RE: Bug 1649 Definition of "Programmatic Reference"

I would also support the use of the word "Hyperlink" instead of
"programmatic reference" in 2.4.5. 

"Programmatic Reference" is our term that we made up, and has never been
used in this context (to my knowledge). As such it requires an extra
cognitive load for people reading the guidelines to understand SC 2.4.5.
That is the only appearance the term makes in the 2.0 Guidelines.

Three people have asked me why we don't just say "Hyperlink". My
understanding of the rationale is that it is an HTML specific word, but I
think Christophe might make a good point. 

"After all, web content is 'hypertext' (HTTP: HyperText Transfer 

The only other reason I can think of for using "programmatic reference" is
that in the "How to Meet..." doc we include HTML techniques "Frame titles",
and "Providing alternate text for the area element" But frame element has
been deprecated, and the Map element is a kind of hyperlink so I don't see
those as good reasons for not using the word Hyperlink. 

Perhaps we could ask our "non-HTML" technology representatives like Loretta
(PDF) and Andrew Kirkpatrick (Flash) for some input. Would you folks have
any objection to the word "Hyperlink" in 2.4.5?

Perhaps there will at some time in the future be a reason not to include the
word hyperlink, but I think the trade off of better understanding might make
the word "Hyperlink" worth considering over "programmatic reference" in the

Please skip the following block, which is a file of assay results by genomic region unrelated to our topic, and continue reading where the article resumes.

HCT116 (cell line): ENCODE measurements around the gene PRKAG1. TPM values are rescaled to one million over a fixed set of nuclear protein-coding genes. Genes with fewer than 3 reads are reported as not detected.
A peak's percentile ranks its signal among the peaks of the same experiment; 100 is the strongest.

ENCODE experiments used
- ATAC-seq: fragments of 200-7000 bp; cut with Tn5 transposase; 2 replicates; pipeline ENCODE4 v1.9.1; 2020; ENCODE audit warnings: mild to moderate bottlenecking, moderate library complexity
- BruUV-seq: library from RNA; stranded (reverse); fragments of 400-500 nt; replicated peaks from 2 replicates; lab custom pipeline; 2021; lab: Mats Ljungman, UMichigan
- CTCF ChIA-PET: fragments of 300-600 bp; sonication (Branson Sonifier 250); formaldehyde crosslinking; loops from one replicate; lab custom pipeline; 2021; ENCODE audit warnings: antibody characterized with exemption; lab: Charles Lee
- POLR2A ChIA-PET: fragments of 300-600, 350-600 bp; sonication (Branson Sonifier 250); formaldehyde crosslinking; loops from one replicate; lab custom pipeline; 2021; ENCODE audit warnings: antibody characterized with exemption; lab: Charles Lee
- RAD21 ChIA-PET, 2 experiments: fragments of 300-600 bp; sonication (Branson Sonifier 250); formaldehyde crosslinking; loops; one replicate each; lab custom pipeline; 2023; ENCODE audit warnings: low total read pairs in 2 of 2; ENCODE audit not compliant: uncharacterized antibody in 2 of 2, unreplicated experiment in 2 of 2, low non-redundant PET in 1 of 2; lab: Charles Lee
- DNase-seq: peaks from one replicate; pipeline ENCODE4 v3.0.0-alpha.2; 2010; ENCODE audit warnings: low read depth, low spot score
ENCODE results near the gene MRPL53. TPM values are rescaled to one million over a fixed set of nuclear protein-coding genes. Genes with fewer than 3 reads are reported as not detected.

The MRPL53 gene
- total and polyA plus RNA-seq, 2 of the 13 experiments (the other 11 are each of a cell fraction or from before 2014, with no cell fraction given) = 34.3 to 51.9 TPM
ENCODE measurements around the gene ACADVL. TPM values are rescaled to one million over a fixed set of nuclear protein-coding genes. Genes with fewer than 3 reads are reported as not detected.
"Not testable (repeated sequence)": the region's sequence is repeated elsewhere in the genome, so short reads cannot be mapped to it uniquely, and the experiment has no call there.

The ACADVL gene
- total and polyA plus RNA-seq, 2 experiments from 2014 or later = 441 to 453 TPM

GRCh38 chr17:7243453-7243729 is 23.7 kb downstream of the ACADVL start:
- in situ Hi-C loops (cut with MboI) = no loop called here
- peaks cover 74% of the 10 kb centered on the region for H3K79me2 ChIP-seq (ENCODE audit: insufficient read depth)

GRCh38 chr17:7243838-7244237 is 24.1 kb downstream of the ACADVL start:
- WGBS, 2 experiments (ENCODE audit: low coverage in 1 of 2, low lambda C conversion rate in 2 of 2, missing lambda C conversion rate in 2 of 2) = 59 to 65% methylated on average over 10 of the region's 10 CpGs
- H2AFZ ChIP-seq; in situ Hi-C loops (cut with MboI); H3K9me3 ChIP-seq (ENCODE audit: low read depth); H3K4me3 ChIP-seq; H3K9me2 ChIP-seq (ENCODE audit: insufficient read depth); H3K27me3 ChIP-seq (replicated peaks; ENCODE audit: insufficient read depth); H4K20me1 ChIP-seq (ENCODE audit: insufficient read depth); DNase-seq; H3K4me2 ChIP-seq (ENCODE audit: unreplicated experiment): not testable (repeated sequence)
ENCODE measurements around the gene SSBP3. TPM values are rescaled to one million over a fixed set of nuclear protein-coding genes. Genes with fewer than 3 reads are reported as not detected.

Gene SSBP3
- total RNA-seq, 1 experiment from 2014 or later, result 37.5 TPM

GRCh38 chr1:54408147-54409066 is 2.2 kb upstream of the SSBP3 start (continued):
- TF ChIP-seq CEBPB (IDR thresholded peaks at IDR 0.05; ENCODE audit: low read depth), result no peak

David MacDonald

.Access empowers people
            .barriers disable them.

-----Original Message-----
From: [] On Behalf
Of Christophe Strobbe
Sent: Friday, January 06, 2006 4:53 AM
Subject: Re: Bug 1649 Definition of "Programmatic Reference"

At 02:16 6/01/2006, David MacDonald wrote:
The term " Programmatic Reference " is used but not defined. I think it is 
being used here to mean something functional (e.g. a link or control) that 
causes a contextual transition, but I'm not sure. "2.4 L2 SC4: The 
destination of each programmatic reference to another delivery unit is 
identified through words or phrases that either occur in text or can be 
programmatically determined."]
programmatic reference

A cross-reference method to enable the retrieval of a specified delivery 
unit or movement to another part of the same delivery unit. A link or 
control that causes a contextual transition.

The definition looks good. "cross-reference method to enable" could also be 
replaced with "relationship that enables"; "link" in the last sentence 
could be replaced with "function"; and it is the activation of the 
link/control that causes the contextual transition, not the link/control 
So it would become:
A relationship that enables the retrieval of a specified delivery unit or 
movement to another part of the same delivery unit. A function or control 
that can be used to cause a contextual transition.

What do you think?

David also wrote:
A Google search  makes it appear that we are the first ones to use the term 
"Programmatic Reference" in this manner.

The proposal for the definition makes me wonder why we don't use the term 
hyperlink. After all, web content is 'hypertext' (HTTP: HyperText Transfer 
Protocol). Even VoiceXML files are text (before speech synthesis is applied 
to them) and use URLs to relationships with other files or anchors in files 
(e.g. in the attributes 'next' and 'nextitem' of the 'goto' element, the 
'next' attribute in the 'choice' element, the 'src' attribute of the 
'subdialog' element and the 'next attribute of the 'link' element).
"Programmatic reference" has other connotations; for example, reference 
variables for objects in object-oriented programming languages are also 
"programmatic references".


Christophe Strobbe

Christophe Strobbe
K.U.Leuven - Departement of Electrical Engineering - Research Group on 
Document Architectures
Kasteelpark Arenberg 10 - 3001 Leuven-Heverlee - BELGIUM
tel: +32 16 32 85 51 


Received on Friday, 6 January 2006 14:47:50 UTC